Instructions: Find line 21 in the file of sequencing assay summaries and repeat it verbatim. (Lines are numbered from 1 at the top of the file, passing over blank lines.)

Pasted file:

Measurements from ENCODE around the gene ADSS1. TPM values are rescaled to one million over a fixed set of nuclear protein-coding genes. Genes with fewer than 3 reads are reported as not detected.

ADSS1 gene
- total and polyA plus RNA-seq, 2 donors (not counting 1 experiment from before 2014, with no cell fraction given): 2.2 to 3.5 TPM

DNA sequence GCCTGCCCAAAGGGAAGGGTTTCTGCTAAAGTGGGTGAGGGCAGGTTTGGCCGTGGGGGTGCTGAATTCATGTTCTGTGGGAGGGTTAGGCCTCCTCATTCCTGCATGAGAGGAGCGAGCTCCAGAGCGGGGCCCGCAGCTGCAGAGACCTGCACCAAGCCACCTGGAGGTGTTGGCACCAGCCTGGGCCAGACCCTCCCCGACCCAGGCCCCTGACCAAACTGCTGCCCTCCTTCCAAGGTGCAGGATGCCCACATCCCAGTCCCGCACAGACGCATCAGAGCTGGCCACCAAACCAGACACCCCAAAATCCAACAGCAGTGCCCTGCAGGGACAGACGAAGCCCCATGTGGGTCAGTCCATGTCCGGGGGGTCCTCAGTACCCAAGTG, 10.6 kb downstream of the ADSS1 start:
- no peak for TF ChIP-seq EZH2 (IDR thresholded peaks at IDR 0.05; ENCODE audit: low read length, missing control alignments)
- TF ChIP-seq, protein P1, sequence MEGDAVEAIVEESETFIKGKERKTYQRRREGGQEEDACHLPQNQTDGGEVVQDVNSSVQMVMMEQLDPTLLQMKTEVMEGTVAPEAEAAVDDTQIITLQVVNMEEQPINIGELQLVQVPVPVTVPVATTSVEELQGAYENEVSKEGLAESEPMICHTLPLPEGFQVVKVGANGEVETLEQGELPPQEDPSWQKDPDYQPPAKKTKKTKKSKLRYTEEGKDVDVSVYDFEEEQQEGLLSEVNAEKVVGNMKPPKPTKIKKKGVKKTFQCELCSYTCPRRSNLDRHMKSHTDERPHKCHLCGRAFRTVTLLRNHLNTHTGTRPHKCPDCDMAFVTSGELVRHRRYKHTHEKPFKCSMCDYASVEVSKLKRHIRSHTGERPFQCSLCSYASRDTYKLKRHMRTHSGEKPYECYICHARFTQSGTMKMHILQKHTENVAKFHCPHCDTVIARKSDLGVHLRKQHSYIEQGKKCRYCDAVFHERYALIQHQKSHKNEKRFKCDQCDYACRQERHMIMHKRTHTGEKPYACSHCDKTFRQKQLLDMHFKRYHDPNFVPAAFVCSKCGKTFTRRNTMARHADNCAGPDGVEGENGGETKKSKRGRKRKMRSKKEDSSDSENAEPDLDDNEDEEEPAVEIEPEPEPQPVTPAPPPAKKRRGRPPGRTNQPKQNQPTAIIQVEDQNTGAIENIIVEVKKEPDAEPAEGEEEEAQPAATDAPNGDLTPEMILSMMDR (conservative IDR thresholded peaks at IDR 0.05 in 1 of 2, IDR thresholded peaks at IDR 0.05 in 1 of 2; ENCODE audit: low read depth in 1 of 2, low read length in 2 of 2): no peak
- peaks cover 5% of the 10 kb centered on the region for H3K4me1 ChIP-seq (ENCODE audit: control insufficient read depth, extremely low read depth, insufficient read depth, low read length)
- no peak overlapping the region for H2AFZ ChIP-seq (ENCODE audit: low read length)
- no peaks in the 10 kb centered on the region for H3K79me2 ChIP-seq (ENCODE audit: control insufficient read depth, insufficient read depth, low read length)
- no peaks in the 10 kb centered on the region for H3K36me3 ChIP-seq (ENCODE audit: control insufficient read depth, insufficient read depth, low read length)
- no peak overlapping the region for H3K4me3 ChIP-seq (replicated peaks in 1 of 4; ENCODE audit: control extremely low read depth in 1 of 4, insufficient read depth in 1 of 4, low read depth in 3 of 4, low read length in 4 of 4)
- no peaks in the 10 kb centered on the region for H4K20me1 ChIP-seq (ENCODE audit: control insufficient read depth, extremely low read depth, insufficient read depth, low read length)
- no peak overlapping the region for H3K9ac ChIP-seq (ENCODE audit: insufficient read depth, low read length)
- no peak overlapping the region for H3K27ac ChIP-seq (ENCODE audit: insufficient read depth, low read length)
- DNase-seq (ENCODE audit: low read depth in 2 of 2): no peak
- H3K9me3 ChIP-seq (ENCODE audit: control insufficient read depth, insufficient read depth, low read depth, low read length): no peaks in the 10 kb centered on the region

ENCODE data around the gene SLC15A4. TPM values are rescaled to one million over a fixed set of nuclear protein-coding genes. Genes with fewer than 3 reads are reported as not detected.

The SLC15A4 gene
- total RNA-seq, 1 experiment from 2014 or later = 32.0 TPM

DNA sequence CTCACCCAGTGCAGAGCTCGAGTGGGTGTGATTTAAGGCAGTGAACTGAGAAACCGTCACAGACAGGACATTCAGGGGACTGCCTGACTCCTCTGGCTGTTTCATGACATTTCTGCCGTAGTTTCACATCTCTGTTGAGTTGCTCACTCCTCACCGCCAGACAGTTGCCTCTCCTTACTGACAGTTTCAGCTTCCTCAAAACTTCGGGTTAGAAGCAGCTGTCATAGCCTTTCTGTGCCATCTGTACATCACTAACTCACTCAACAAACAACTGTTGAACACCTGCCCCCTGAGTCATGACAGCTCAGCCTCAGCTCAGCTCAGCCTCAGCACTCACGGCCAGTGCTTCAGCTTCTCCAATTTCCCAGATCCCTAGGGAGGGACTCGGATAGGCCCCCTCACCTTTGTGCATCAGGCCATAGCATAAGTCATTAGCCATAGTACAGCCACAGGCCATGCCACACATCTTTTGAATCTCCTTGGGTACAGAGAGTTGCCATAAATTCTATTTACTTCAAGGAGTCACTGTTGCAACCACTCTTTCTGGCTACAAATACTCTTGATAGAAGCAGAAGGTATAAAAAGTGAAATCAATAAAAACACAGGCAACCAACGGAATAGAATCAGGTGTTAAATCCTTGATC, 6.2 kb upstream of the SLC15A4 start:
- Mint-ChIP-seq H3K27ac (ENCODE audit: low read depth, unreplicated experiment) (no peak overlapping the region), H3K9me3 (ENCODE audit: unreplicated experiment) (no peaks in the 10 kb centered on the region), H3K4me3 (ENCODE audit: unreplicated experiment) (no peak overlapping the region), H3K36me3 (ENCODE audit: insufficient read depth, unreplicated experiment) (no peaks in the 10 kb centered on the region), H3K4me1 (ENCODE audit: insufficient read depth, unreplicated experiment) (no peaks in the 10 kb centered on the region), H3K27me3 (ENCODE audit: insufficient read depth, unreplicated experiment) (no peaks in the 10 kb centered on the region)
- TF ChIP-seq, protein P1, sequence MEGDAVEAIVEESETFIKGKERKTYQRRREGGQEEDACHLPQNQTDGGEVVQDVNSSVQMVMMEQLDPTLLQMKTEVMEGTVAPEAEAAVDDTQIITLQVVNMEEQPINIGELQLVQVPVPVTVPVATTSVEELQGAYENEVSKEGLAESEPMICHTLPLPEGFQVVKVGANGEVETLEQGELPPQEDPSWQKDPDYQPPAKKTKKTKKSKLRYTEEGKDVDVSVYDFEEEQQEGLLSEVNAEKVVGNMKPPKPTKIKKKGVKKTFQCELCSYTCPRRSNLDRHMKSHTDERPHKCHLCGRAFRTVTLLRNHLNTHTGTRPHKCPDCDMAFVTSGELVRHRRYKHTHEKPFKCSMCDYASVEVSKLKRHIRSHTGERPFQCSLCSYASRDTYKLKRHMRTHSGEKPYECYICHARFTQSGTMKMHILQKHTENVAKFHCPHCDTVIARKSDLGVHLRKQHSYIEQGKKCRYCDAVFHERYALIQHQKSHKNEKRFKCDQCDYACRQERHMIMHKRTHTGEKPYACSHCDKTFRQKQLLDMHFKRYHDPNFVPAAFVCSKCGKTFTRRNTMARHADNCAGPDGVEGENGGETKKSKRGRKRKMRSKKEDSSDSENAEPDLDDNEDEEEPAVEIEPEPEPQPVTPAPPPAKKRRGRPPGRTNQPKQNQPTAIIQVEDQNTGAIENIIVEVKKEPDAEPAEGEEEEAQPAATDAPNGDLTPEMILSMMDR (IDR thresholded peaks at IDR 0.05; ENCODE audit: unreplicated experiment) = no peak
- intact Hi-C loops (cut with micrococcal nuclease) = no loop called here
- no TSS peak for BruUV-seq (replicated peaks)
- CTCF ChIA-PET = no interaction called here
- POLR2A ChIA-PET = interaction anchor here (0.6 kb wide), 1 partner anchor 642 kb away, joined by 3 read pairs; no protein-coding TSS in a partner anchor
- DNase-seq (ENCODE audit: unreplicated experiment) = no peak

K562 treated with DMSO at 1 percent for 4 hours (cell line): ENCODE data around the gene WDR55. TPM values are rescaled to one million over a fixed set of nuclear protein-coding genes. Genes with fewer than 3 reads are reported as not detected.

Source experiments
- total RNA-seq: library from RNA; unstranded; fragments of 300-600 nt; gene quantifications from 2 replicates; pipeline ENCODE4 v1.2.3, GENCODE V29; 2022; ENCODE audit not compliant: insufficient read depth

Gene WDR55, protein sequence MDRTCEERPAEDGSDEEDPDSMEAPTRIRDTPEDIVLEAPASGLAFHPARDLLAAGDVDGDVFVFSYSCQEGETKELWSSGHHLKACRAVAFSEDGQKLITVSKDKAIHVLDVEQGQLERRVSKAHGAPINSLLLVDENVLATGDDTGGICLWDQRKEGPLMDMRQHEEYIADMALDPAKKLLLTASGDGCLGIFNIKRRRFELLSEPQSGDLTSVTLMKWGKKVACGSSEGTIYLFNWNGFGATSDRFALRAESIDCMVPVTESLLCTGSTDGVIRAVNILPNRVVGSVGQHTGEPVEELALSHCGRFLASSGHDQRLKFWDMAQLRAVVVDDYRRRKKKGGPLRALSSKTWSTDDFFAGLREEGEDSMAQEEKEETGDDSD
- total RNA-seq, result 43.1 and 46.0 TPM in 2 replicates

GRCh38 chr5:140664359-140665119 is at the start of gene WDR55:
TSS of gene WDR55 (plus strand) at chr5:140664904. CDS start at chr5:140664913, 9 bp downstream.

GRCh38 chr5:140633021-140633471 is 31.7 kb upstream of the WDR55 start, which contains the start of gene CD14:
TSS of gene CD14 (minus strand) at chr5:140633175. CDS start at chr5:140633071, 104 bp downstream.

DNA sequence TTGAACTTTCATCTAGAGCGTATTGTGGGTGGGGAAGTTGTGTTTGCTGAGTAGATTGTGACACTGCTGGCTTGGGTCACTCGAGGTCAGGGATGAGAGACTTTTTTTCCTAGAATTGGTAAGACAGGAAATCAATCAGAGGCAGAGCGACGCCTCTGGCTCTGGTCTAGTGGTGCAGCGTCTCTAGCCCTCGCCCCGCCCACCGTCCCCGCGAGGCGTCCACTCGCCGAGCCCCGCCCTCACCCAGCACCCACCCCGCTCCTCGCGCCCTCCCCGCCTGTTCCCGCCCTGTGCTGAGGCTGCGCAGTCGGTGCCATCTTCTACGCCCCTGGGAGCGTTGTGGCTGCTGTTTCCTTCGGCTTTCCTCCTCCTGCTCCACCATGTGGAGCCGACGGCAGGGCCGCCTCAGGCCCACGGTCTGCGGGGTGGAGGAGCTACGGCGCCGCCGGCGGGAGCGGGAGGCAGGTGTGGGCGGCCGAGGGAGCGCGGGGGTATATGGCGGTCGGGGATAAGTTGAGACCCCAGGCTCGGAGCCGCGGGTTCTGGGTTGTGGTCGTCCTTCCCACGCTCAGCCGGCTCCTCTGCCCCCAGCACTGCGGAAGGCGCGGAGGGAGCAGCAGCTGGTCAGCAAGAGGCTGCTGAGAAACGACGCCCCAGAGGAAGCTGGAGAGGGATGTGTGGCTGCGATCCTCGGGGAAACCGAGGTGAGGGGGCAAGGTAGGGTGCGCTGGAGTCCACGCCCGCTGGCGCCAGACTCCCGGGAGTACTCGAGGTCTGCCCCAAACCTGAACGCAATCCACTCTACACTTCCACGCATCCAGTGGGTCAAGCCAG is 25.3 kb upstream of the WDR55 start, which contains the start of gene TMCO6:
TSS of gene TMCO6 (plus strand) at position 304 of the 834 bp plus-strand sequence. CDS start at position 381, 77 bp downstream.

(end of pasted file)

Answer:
- Mint-ChIP-seq H3K27ac (ENCODE audit: low read depth, unreplicated experiment) (no peak overlapping the region), H3K9me3 (ENCODE audit: unreplicated experiment) (no peaks in the 10 kb centered on the region), H3K4me3 (ENCODE audit: unreplicated experiment) (no peak overlapping the region), H3K36me3 (ENCODE audit: insufficient read depth, unreplicated experiment) (no peaks in the 10 kb centered on the region), H3K4me1 (ENCODE audit: insufficient read depth, unreplicated experiment) (no peaks in the 10 kb centered on the region), H3K27me3 (ENCODE audit: insufficient read depth, unreplicated experiment) (no peaks in the 10 kb centered on the region)